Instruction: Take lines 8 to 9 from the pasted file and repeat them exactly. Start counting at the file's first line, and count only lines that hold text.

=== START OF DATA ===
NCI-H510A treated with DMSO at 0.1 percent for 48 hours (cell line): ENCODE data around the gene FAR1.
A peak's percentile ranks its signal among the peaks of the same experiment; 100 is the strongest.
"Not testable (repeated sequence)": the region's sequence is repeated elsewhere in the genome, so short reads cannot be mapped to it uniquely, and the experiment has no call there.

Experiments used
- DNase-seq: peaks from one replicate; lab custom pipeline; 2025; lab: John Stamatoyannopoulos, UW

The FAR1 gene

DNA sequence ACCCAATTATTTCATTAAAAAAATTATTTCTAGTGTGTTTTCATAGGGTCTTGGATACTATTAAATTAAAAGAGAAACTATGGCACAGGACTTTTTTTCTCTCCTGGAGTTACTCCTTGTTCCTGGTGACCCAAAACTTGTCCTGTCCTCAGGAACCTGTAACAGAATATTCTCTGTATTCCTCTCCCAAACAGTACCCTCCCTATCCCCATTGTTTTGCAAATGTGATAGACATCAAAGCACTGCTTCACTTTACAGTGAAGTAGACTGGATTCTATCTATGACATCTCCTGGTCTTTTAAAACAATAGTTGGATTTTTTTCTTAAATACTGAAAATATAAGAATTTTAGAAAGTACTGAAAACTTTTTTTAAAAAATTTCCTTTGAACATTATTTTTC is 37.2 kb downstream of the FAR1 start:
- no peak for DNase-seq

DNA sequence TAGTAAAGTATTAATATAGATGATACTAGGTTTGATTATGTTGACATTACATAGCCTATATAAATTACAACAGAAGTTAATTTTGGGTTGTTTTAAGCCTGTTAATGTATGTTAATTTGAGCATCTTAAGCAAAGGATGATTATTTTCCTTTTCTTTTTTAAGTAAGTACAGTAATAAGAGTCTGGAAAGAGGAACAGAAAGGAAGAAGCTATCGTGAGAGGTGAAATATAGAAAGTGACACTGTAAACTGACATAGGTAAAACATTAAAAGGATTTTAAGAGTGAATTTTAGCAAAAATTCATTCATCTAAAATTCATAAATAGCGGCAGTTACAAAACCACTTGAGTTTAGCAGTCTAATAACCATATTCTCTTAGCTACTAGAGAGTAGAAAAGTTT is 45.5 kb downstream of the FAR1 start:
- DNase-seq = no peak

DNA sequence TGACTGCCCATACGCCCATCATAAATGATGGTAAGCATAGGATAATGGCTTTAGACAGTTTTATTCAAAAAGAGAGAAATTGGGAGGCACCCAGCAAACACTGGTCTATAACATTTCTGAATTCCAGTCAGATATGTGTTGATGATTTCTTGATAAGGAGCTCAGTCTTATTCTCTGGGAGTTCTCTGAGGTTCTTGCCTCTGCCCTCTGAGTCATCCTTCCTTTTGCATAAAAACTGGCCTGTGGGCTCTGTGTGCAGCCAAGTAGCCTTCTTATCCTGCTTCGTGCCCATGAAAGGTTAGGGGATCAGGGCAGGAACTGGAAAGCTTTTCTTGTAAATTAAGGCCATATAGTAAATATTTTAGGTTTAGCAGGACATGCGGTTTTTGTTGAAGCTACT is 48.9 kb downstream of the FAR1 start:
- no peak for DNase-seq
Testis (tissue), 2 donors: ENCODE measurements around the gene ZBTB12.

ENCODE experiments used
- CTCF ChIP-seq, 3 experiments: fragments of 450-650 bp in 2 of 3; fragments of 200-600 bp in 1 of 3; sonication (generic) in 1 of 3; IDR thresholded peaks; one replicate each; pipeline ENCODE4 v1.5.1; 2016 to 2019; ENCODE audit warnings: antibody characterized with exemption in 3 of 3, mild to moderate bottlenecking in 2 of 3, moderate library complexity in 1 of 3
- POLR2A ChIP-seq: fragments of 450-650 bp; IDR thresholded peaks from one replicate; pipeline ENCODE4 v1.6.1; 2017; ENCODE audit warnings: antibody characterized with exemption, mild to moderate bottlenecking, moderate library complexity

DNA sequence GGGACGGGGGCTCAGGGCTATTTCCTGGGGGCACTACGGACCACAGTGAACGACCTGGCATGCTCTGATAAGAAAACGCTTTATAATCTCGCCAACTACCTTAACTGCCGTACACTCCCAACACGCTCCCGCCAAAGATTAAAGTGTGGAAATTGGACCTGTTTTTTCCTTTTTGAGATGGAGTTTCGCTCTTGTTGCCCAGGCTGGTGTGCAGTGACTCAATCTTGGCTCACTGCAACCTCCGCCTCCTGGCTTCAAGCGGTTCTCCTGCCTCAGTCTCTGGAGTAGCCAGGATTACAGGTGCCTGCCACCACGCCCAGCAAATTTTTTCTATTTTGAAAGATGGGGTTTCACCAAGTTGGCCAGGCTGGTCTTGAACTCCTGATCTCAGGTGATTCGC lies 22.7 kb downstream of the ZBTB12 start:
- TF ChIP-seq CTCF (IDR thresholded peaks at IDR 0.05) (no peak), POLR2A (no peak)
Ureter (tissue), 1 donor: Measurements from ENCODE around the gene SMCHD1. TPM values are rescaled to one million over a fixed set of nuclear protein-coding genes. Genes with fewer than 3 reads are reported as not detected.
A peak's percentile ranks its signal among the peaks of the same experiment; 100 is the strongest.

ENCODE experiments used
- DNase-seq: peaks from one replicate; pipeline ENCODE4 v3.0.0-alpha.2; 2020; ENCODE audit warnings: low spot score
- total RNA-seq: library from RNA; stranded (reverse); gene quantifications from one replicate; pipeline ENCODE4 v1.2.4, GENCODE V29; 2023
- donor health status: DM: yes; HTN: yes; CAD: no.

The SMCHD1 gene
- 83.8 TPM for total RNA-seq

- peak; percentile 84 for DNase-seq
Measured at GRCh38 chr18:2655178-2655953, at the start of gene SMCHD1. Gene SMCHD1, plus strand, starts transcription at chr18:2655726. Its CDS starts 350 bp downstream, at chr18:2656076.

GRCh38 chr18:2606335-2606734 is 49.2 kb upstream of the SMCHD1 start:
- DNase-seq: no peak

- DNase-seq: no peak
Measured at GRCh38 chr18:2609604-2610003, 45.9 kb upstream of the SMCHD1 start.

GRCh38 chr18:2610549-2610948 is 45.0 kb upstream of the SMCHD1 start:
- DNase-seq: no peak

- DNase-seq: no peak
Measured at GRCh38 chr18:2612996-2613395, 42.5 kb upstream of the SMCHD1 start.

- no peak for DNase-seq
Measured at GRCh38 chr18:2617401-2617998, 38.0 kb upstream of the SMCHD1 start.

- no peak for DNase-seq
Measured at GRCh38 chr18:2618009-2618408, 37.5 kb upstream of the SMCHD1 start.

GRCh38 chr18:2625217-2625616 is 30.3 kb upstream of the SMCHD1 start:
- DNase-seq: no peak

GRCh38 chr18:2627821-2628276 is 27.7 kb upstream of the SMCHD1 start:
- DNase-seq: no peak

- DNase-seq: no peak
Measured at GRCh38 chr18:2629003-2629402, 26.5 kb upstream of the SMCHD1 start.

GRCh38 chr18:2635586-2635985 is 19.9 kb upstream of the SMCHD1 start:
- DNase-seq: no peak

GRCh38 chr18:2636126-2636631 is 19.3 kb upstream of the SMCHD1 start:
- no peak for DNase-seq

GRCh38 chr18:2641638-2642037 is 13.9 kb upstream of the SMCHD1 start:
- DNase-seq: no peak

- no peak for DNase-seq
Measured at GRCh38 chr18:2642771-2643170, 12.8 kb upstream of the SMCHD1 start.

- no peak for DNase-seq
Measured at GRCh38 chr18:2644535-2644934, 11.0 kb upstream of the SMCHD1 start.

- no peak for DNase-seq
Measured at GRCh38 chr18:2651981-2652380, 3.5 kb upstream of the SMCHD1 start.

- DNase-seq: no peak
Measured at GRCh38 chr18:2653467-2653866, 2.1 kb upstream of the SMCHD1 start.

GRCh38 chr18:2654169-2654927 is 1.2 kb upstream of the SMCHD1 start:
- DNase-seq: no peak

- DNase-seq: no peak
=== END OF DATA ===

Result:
- no peak for DNase-seq

DNA sequence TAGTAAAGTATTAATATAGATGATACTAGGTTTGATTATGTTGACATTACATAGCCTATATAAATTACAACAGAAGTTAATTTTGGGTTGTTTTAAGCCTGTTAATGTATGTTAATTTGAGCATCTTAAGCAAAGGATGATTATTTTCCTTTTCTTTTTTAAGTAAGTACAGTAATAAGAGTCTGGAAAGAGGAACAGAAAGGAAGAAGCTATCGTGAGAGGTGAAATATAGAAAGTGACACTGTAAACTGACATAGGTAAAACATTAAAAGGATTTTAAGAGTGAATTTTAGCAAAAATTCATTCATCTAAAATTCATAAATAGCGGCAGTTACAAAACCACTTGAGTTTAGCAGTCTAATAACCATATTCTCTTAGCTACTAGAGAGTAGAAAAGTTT is 45.5 kb downstream of the FAR1 start: